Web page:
On Valentine’s Day 2015, my husband told me he was ready to begin trying for children. We had only been married for about three and a half months at that point, but we both knew we were ready. Still, the thought of actively trying to have a baby was surreal. Just a few years prior to us getting married, I was vocal about never wanting to have kids.But what my mom always said was true – when I found the right person, that would change. I was eager, excited, and hopeful that it would happen soon.
It happened much sooner than either of us expected. Just a few weeks after going off my birth control, I started feeling a little.. different. The first symptom I felt was boob soreness, which honestly scared me at first. When I couldn’t attribute it to bumps, lumps, or PMS, I decided to take a pregnancy test. I saw a faint positive line and took a few minutes to try to wrap my head around what that meant. I didn’t even consider crafting some kind of surprise announcement for my husband; I was too excited. I did my best to hide my smile as I asked, “Guess what?” He knew immediately what I had to tell him. He was elated and we spent the entire day (and the following 40 weeks) reminding each other of the great news.
Fast forward nine months to my due date of January 5, 2016. I was not feeling any signs of labor, so I went into my doctor’s office for a quick check. Everything seemed okay on the surface, but she recommended that I get an ultrasound just to be sure. That ultrasound revealed that I had very low amniotic fluid levels, which can be dangerous for the baby. She asked me calmly, “Are you ready to have your baby today? We need to talk about induction.” I mean, it IS my due date. But I wasn’t expecting anyone to tell me the time and place it would happen. It was a surreal feeling as I agreed to the induction and walked over to the hospital. Luckily, we had brought our overnight bags just in case (and that was the first time we decided to do so).
We checked in and made our way to the labor room where I changed into an unflattering assless drape and got connected to a variety of machines, all of which I had elected against per my natural birthing plan. The pitocin jump started my labor. The antibiotics helped prevent the Group B Strep from crossing the placenta. The saline solution kept me hydrated since I was not allowed any fluids by mouth. The fetal heart rate monitor kept a constant measure of the baby’s vitals (while giving me a much bulkier silhouette). I was not allowed to sit in the bathing tub as I had originally planned. I could not move around freely without having a tube and cord leash to be mindful of. I was provided a birthing ball, but found it to be terribly uncomfortable.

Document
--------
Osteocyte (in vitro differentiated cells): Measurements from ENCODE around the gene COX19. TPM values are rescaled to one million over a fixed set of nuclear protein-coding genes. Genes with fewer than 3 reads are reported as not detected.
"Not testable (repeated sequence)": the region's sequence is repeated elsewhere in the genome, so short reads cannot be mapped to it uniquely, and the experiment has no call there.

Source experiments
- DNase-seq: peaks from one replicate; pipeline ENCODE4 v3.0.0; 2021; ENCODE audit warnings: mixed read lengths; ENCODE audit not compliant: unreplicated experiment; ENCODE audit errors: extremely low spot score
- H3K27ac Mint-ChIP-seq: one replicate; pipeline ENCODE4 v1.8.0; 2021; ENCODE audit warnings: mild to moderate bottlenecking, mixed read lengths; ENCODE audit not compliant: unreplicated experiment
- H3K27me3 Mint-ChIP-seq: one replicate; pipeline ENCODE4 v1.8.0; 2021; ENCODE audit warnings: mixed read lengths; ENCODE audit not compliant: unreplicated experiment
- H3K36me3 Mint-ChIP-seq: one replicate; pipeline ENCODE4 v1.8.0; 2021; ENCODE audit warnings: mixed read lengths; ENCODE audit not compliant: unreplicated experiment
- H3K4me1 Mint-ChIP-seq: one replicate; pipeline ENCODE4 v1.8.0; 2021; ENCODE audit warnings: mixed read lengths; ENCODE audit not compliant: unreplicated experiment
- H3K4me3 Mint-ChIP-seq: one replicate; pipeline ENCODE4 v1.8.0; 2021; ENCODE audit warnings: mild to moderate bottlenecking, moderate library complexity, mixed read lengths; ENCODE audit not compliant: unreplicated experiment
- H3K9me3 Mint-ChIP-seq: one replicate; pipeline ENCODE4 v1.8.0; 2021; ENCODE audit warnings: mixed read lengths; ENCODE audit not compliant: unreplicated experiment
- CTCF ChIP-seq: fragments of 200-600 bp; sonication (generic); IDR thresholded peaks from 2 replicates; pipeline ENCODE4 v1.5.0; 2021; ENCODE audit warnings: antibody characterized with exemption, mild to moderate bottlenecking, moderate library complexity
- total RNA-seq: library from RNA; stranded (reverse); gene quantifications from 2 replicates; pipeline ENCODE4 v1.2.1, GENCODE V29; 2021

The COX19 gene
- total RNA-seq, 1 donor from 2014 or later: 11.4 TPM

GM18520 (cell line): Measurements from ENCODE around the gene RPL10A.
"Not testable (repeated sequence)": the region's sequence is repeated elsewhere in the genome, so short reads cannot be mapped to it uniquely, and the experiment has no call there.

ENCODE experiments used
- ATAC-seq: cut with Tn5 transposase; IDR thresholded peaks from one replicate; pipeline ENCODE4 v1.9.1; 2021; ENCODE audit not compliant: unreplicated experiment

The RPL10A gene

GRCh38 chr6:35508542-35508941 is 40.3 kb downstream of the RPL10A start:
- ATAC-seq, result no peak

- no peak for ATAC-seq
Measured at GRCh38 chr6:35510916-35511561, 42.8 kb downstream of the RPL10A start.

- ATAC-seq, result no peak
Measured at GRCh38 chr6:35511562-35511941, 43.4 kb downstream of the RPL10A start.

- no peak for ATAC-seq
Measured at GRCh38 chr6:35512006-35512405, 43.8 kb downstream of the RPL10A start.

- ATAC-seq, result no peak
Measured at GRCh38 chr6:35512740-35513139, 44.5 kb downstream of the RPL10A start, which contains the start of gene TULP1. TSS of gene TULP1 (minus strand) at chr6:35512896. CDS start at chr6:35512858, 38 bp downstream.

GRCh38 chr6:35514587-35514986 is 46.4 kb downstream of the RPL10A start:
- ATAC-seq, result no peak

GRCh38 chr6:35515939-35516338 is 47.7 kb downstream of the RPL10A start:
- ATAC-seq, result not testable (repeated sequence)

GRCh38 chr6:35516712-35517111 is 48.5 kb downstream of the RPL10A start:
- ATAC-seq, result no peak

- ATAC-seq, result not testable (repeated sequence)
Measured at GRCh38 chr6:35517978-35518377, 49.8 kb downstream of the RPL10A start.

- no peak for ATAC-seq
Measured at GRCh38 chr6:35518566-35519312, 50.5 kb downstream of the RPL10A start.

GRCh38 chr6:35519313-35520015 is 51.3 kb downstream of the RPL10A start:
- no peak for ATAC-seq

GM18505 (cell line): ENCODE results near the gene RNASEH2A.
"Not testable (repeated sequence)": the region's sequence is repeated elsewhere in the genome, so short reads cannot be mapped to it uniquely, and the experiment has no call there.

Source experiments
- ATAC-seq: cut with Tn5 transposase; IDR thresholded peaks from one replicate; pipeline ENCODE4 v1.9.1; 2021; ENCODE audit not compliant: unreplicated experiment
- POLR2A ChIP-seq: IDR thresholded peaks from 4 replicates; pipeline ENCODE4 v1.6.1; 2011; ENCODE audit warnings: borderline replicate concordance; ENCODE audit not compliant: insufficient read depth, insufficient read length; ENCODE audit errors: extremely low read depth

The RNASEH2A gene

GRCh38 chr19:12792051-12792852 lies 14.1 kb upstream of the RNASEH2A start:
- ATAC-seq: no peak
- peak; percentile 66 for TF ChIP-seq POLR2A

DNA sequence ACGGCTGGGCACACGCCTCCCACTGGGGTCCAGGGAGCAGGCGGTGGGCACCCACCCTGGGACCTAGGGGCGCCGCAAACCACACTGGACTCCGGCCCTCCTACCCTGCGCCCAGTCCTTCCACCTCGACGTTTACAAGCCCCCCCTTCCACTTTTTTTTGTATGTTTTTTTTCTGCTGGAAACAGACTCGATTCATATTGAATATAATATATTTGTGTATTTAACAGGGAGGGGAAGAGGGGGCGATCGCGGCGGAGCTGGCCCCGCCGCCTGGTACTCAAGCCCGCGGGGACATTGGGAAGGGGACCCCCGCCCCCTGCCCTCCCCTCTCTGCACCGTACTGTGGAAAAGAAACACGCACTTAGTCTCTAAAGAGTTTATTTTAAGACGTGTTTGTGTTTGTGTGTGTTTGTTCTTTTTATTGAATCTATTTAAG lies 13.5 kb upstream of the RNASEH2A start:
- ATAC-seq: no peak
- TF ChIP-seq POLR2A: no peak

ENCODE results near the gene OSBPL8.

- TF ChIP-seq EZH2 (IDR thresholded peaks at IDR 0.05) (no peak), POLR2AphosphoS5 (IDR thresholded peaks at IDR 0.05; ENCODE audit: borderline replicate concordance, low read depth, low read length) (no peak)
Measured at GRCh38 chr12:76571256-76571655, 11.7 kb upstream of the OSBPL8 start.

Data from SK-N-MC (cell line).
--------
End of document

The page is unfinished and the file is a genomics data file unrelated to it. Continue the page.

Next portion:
Six hours into unmedicated labor, I was beginning to lose steam. The pain was getting real, becoming unbearable, and I was starting to feel delirious. Concentrated breathing, changing positions, and praying had gotten me this far, but I needed to know the end was near. I called the nurse in to check my progress, thinking I was at least six or seven centimeters dilated. “Looks like you’re almost two centimeters. I’d say there’s about ten hours to go before you’re ready to deliver.” NOPE. I took a minute (literally one minute) to mourn the fact that I didn’t think I could continue with this labor without pain medication. It was a big decision for me, to ask for the epidural, since I was so adamant on going natural and “experiencing” the whole process.
The nurse called in the anesthesiologist, who took WAY TOO LONG to arrive. His spiel about procedures and risks went in one ear and out the other. I could have agreed to anything. I almost agreed to having a student “train” on me. My husband and mother stepped in on that one.
Sweet, sweet relief entered my body through a four inch needle into my spine. The epidural also helped my body relax and progress much more quickly; I was at eight centimeters within an hour. My family and I had fun watching the monitors spike with each contraction while we tried to imagine what I would be feeling if my lower extremities were not completely numb.
When it finally came time for the delivery, I had to move to a different room, where I asked my family to please wait outside as I exposed my nether regions to the world (my mom still hasn’t forgiven me for that). My obstetrician barely had time to suit up before it was show time. She instructed me to bear down, hold my breath, and push through the contractions that I wasn’t even aware I was having. After only two or three contractions, our baby boy was born. At 9:48pm on January 5, 2016, an 8 pound 1 ounce, 19 inches long strong, squirmy boy changed our lives forever. Seeing him for the first time was magical, spiritual, and unreal at the same time. He looked like a gooey, cone headed alien, but he was beautiful.